High School Drop Out Rates

high school drop outs

Current research shows that high school drop out rates are not increasing. However, almost one third of students do not graduate from high school. In urban areas, the percentage of students that don't graduate is about 50%. While those percentages are shocking, many intervention programs have been successful at reducing the overall high school drop out rate. Yet more is needed to be done until the concept of dropping out is foreign.

High School Drop Out Statistics

There are many ways to look at the problem of dropping out of high school. While some choose to look at ethnicity and socio-economic status as an indicator for dropping out, others focus on peers, the overall drop out rates and how they have gotten worse or improved. Statistics can be useful in developing and targeting specific intervention for those teens who are most at risk for dropping out. Consider the following statistics reported from various educational agencies:

Dropping Out and the Economy

A serious drop out problem in our society does affect our economy and so whether or not you have a student at risk, drop out rates are everyone's problem. The Alliance for Excellent Education suggests that if just 50% of students who dropped out were to stay in school, the state would see robust dividends in their local economies. Take Alabama for example. The high school drop out rate in 2005 was 42%. If 21% of those individuals who dropped out were to stay in school or even go onto college, the state would see the following in increased revenues:

  • For each student who graduated, revenues are estimated to go up by some $94,838,688.
  • If those same kids continued and got a bachelor's degree, revenues are estimated to go up by $305, 591, 328.
  • What's more, drop outs are associated with welfare and crime:

It is estimated that high school drop outs cost a state some $24 billion, while lost revenue costs the state some $944 billion. (Thorenston, 2004)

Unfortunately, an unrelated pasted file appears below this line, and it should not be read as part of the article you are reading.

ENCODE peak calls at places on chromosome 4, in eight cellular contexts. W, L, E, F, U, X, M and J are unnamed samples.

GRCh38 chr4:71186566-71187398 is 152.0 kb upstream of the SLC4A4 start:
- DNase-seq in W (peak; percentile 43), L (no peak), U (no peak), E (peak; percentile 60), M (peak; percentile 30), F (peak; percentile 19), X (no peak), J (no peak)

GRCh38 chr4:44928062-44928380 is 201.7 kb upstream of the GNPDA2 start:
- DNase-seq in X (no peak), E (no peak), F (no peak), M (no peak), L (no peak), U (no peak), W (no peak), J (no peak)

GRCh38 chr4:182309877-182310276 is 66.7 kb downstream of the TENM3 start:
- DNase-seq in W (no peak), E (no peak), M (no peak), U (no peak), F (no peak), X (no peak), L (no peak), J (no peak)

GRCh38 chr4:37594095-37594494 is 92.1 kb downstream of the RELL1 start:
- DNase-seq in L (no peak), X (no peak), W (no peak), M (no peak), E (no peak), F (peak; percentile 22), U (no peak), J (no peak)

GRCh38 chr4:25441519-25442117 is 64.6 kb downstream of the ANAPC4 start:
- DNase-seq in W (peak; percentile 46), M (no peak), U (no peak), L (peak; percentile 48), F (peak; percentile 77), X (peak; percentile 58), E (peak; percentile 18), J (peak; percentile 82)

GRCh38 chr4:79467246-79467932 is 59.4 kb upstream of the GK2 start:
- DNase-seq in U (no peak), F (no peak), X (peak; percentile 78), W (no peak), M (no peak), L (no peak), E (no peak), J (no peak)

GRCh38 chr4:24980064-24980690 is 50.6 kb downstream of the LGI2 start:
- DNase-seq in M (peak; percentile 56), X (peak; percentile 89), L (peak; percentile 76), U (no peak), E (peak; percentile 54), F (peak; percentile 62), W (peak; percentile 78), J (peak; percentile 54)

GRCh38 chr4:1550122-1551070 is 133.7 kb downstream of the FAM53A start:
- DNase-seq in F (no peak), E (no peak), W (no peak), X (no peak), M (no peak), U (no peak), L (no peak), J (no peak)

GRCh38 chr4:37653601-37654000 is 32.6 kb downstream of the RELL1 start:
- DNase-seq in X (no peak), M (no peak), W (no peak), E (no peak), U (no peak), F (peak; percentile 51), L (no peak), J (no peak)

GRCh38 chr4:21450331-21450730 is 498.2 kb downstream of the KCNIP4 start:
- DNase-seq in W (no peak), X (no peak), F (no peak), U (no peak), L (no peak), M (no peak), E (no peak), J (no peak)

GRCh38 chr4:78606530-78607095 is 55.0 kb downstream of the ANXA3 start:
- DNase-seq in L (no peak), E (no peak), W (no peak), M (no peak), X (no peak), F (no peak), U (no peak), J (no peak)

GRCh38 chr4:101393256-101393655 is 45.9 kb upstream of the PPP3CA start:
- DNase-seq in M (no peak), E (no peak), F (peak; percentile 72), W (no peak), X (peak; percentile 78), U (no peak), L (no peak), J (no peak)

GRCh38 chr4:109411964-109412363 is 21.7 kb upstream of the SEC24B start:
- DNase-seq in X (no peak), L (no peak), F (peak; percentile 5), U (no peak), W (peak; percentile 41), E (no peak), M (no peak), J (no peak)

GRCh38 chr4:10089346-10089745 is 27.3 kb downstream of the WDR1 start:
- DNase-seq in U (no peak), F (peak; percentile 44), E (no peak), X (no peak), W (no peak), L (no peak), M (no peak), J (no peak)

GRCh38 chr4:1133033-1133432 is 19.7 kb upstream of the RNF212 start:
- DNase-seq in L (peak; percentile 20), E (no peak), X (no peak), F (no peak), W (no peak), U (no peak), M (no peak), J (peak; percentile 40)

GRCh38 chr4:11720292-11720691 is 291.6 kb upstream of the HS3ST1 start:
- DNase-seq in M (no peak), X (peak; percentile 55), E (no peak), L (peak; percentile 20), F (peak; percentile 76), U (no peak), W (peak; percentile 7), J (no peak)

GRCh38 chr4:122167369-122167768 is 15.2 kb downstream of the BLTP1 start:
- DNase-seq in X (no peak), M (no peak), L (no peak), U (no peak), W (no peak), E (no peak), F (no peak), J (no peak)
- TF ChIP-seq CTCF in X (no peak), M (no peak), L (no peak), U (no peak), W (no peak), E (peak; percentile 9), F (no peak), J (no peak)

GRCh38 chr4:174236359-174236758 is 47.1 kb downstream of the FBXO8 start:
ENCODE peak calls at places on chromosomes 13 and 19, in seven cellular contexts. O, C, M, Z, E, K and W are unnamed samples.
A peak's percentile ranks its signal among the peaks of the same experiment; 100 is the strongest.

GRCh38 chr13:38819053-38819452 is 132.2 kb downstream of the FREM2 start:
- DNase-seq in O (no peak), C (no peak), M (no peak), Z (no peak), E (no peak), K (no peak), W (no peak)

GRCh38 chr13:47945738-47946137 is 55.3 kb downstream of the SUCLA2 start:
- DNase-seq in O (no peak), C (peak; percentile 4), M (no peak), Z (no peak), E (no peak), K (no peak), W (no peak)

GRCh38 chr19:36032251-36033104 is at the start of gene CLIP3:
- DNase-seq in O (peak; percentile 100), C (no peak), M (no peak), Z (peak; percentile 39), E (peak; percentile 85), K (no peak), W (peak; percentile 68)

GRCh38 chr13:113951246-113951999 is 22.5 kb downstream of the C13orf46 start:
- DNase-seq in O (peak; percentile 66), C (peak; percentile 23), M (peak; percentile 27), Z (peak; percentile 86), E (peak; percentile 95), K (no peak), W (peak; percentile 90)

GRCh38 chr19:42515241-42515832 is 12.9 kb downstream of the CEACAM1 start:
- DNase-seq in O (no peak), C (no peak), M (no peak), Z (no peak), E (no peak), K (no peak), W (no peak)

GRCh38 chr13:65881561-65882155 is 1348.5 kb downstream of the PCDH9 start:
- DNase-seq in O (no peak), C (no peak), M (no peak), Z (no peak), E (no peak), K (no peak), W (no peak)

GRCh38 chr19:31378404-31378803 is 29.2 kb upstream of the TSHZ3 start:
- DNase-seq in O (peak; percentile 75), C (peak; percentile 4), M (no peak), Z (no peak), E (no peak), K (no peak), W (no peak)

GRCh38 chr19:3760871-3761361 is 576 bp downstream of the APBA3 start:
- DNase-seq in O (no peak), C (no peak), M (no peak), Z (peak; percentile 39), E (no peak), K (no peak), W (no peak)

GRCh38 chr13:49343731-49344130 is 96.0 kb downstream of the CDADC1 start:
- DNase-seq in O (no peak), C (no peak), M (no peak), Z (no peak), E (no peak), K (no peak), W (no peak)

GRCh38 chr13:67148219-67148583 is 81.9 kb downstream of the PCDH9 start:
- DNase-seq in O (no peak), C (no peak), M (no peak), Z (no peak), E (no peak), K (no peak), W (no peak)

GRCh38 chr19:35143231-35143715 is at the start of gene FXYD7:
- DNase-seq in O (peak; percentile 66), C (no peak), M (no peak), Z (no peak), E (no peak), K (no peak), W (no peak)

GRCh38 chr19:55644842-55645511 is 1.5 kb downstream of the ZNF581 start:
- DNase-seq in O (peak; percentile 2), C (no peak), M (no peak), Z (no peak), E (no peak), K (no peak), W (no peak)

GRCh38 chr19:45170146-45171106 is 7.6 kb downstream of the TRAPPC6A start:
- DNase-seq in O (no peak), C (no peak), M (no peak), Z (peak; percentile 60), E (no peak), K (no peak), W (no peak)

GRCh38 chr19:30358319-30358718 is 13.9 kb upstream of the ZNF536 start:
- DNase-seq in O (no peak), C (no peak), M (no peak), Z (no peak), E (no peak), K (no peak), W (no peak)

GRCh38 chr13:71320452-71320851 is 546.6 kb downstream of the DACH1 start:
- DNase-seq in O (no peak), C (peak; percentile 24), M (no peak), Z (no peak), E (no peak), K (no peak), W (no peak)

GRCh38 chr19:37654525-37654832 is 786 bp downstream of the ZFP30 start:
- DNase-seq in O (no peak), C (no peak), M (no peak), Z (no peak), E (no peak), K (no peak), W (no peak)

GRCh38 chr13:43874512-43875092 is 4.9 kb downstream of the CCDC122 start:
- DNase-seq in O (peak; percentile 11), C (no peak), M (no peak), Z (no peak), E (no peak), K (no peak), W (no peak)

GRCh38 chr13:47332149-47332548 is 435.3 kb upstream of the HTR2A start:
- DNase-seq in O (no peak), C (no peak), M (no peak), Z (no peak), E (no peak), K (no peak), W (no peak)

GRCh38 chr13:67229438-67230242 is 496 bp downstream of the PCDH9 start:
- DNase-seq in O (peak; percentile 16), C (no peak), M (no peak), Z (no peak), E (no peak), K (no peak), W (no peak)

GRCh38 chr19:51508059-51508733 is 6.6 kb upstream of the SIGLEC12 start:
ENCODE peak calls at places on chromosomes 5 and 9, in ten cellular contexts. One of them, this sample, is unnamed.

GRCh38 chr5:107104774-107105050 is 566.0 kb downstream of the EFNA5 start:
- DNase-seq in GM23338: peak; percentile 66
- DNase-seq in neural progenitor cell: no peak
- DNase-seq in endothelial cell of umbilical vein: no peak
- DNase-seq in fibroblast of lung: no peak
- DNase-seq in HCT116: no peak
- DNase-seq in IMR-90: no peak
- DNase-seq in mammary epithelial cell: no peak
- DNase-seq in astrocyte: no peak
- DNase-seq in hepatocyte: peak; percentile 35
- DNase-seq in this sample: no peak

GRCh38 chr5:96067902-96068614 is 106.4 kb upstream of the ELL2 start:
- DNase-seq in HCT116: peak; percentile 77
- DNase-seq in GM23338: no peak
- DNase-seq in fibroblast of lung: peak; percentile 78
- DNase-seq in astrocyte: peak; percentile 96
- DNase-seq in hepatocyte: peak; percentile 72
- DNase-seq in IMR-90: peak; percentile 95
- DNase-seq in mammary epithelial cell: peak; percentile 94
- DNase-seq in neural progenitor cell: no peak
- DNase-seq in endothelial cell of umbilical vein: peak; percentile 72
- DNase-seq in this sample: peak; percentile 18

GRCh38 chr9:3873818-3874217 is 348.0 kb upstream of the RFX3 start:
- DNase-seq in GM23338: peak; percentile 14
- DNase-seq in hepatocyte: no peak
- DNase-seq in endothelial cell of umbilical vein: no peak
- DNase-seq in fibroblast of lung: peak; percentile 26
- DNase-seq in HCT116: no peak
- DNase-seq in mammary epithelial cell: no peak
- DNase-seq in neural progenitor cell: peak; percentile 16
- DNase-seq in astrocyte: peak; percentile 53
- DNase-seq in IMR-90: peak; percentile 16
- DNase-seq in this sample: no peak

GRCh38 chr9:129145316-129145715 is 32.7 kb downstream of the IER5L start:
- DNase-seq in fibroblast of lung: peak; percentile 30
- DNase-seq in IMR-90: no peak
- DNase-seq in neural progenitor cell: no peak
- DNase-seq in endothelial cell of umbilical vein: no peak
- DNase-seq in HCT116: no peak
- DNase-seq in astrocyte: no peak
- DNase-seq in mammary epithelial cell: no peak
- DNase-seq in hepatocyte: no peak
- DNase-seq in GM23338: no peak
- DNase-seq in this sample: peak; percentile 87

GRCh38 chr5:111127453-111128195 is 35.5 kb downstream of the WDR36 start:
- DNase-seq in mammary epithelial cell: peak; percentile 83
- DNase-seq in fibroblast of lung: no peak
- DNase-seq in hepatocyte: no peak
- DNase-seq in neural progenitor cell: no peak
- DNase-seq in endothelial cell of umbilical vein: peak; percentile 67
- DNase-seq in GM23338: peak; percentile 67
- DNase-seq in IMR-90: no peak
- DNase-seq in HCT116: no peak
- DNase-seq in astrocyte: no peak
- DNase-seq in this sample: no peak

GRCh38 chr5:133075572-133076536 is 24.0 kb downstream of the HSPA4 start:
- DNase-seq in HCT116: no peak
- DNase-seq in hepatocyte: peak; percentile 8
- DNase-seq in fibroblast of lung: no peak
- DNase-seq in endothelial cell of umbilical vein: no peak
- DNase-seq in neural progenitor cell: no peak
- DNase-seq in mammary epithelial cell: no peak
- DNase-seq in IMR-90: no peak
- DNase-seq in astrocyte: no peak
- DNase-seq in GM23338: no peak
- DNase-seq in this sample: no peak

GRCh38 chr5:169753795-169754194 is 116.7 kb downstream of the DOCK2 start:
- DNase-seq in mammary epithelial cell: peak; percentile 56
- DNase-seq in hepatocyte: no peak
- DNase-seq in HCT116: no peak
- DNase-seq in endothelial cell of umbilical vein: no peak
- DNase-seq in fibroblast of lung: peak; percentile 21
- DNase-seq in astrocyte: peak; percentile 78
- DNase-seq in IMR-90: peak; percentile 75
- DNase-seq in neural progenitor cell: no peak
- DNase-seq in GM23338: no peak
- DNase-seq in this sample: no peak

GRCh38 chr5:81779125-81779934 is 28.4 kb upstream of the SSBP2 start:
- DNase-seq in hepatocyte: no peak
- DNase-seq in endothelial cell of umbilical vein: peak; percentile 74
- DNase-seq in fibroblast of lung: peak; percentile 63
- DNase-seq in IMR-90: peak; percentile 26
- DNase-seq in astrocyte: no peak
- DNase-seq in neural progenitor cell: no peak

• Meanwhile, about 75% of state prison inmates never graduated high school, while 59% of federal prison inmates never finished high school. (Harlow, 2003)

The bottom line is that this is a problem that society simply cannot afford to ignore.

Programs That Are Improving High School Drop Out Rates

The good news is that there are quite a few programs out there that are working towards making high school drop outs a thing of the past. Thus far, the best solutions seek to look at the problem preventatively, as well as work with communities where students are at risk. While no one program can address the problem from every angle, several programs working together from different angles can be effective in getting more kids to graduate.

National Drop Out Prevention Centers

The National Drop Out Prevention Center is geared towards educating practitioners and policy makers on issues that face at risk students. Their focus is on researching why students drop out, who is mostly affected by the problem of dropping out and how to solve it.

America's Promise Alliance

America's Promise Alliance was started by former Secretary of State, Colin Powell. The organization focuses on bringing key 'promises' to children to help prevent dropping out. According to the organization, children who experience four to five of the key promises are significantly at less risk to drop out than those who experience none or one. The promises are:

  • Caring Adults--Programs focus on bringing mentors and working with families.
  • Safe Places--This promise addresses violence or providing opportunities for safe havens, such as after school programs, etc.
  • A Healthy Start--Focuses on initiatives to provide children with quality health care.
  • An Effective Education--Addresses and promotes initiatives to make schools more effective.
  • Opportunities to Help Others--Kids need to have a purpose and when given leadership opportunities, will often rise to the occasion.

The Silent Epidemic

The Silent Epidemic focuses on bringing resources to parents, teens and educators to help prevent and address the problem of drop outs.

Programs In Your State

Other programs address the issue on a more local level. While some districts have found mentoring programs to be very successful, other districts have found that finding alternatives for drop outs to graduate can also help address the community's needs. One thing is certain: dropping out of high school is a problem that affects the entire community and is worth the investment it would take to make sure that it doesn't truly become a bigger epidemic.

Sources

  • Harlow, C.W. (2003, January) Education and correctional populations. Bureau of Justice Statistics Special Report Washington, D.C. U.S. Department of Justice.
High School Drop Out Rates